Cloud Wars: Understanding The Appeal Of Amazon’s AWS – TheStreet

AWS, also known as Web Services, is Amazon’s  (AMZN) – Get Amazon.com, Inc. Report cash cow. The segment generates about $8.4 billion dollars in operating income. Think about AWS as the Netflix for IT solutions: rather than individually purchasing and maintaining physical data centers, enterprises pay for a subscription to AWS. In the end, clients benefit from better service and lower costs.
Not unlike streaming movies and music, cloud computing has become a huge market of $370 billion in 2021 and expected growth of nearly 20% YOY to $1.2 trillion in 2028. Giants like Alibaba, Google, IBM, Microsoft and Oracle are fighting Amazon for a large slice of the market.
Today, the Amazon Maven talks about AWS in more detail, and explains why this could be a crucial piece of the investment thesis on Amazon stock.
Figure 1: Amazon Web Services logo.
Amazon
(Read more from the Amazon Maven: 55,000 New Reasons To Be Bullish Amazon Stock)
AWS can be broken into two main products. The first is EC2, a virtual machine service which, according to Bhavan Suri, co-head of technology equity research at William Blair, is the most profitable within AWS. Since most firms do not need constant computing performance, EC2 allows them to lower costs by purchasing the subscription service that better suits their needs. According to the AWS website, EC2 Reserved Instances can be 75% cheaper than on-demand instances.
The second is S3, a storage service similar to the popular Apple Cloud, Dropbox and Google Drive. Recently covered in a CNBC’s article, S3 is noted for replacing expensive servers and equipment that companies use for running their websites and other needs. AWS storage’s greatest competitive advantage has become its capacity to cut storage expenses for its users through scale.
AWS’s client base includes some of the world’s largest companies, such as Samsung, McDonalds’ and BMW. Not surprisingly, Amazon’s titanic cloud business controls over a third of the market at 32%, with Azure following behind at 20%, and Google Cloud at 9%. AWS is the market leader in the IaaS and PaaS categories, the highest growing segments in the cloud services industry.
The Seattle-based e-commerce behemoth has been capturing market share over time. From 2017 to 2020 AWS’ revenues increased an average of 40% yearly, more quickly than the broad space. The pandemic did not slow down AWS’ business, as revenues continued to grow strongly, and margins climbed from 24.8% in 2017 to 29.8% in 2020.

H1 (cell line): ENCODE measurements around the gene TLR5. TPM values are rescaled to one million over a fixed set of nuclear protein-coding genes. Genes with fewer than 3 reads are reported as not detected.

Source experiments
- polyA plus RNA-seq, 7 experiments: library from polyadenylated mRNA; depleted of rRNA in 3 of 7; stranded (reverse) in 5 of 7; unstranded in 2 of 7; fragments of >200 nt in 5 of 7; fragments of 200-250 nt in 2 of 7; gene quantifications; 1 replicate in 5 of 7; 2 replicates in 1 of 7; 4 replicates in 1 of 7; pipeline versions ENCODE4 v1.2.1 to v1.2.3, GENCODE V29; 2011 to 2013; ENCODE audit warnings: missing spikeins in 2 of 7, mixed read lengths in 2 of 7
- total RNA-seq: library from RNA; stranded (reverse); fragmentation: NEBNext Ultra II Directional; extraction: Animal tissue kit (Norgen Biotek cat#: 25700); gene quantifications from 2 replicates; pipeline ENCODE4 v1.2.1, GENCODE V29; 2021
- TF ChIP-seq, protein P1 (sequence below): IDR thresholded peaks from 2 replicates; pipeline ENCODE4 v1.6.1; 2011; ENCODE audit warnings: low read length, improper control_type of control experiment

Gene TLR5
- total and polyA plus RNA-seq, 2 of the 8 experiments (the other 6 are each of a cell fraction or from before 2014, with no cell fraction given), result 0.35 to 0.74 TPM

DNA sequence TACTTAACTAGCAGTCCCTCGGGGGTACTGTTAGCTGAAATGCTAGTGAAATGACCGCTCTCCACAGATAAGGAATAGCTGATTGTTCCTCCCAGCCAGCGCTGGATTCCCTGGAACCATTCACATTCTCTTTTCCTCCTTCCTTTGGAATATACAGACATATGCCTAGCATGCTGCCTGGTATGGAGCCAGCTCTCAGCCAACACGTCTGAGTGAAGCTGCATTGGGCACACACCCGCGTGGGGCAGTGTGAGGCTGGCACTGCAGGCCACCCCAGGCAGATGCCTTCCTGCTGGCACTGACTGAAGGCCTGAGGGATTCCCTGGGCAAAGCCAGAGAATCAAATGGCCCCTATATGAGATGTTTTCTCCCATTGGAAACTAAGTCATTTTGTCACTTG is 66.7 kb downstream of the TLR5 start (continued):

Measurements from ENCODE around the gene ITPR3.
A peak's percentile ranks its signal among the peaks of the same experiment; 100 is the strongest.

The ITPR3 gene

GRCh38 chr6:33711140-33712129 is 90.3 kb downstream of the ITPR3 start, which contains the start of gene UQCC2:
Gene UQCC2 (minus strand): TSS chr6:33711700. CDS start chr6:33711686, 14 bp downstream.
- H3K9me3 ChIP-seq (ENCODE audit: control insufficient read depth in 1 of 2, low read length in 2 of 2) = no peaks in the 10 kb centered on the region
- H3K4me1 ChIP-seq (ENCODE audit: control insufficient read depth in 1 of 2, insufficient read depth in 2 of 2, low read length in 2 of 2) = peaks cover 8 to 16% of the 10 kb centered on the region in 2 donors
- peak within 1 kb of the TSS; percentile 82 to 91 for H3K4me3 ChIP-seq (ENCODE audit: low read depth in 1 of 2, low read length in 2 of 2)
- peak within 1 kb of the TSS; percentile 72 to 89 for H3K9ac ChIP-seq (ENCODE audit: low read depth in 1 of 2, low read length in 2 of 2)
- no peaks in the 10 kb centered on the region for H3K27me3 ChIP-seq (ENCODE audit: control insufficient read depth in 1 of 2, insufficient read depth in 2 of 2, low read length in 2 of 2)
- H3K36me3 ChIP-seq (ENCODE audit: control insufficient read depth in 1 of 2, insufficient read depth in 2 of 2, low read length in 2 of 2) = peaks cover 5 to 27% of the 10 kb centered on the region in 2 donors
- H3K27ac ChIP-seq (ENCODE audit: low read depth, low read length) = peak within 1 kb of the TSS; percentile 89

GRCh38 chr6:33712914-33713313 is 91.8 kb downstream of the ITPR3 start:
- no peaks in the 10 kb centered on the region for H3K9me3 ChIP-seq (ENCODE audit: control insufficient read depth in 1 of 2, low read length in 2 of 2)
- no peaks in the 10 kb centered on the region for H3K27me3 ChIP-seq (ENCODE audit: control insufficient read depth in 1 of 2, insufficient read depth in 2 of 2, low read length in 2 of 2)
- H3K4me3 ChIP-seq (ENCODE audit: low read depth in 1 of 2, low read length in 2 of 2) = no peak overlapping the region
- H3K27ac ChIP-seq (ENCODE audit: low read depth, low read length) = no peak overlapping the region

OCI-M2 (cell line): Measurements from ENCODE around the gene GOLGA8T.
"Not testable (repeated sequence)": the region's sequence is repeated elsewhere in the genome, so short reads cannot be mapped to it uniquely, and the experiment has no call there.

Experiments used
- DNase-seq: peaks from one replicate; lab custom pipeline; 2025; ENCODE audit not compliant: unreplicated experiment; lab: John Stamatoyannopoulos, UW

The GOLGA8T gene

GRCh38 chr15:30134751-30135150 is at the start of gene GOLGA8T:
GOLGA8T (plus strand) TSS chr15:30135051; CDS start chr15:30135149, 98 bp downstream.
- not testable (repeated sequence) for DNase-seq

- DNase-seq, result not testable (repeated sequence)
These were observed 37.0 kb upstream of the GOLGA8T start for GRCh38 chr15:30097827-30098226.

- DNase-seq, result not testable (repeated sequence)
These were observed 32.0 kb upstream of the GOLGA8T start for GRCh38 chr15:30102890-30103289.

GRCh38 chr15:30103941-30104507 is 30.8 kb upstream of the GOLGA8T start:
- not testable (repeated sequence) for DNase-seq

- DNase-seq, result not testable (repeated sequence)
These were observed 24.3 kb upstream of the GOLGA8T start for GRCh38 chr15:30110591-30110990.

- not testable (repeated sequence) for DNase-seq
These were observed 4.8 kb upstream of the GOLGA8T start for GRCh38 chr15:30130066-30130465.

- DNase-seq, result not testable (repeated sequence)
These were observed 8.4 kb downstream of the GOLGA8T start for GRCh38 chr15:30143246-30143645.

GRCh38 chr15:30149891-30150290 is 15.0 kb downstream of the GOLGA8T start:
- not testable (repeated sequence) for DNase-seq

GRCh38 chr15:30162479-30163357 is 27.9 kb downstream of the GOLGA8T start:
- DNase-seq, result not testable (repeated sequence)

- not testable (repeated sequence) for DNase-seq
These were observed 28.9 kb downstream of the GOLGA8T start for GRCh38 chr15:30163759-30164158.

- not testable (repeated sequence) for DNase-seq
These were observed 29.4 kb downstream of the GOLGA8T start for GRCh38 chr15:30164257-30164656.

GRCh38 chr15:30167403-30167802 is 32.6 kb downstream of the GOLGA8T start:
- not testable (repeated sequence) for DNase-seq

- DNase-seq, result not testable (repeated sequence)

Figure 2: AWS revenue TTM.
Visualized Analytics
Solutions for cheaper and more efficient operations will likely continue to be a priority for most, if not all businesses. Companies ranging from start-ups and to multinational businesses can benefit from AWS services at scale for their computing needs.
At the same time, the costs for developing and constantly updating cloud technologies and infrastructure form a barrier to entry for competitors, with even giants like Google struggling to keep the pace. Since AWS seems to have the upper hand on the market, it is certainly shaping up to be a winner in the cloud wars — which we think justifies buying and holding AMZN stock.
How important do you think Amazon’s AWS (i.e. cloud business) is to the investment thesis?
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(Disclaimers: this is not investment advice. The author may be long one or more stocks mentioned in this report. Also, the article may contain affiliate links. These partnerships do not influence editorial content. Thanks for supporting The Amazon Maven)
Equity research contributor for DM Martins Research, covering Amazon and the retail space at large. Economics and accounting background from the University of Sao Paulo, one of the top finance universities in Brazil.
I am the founder of DM Martins Capital Management LLC, a Napa-based hedge fund manager formed in January 2020. I am also the current head researcher and portfolio strategist of independent firm DM Martins Research.

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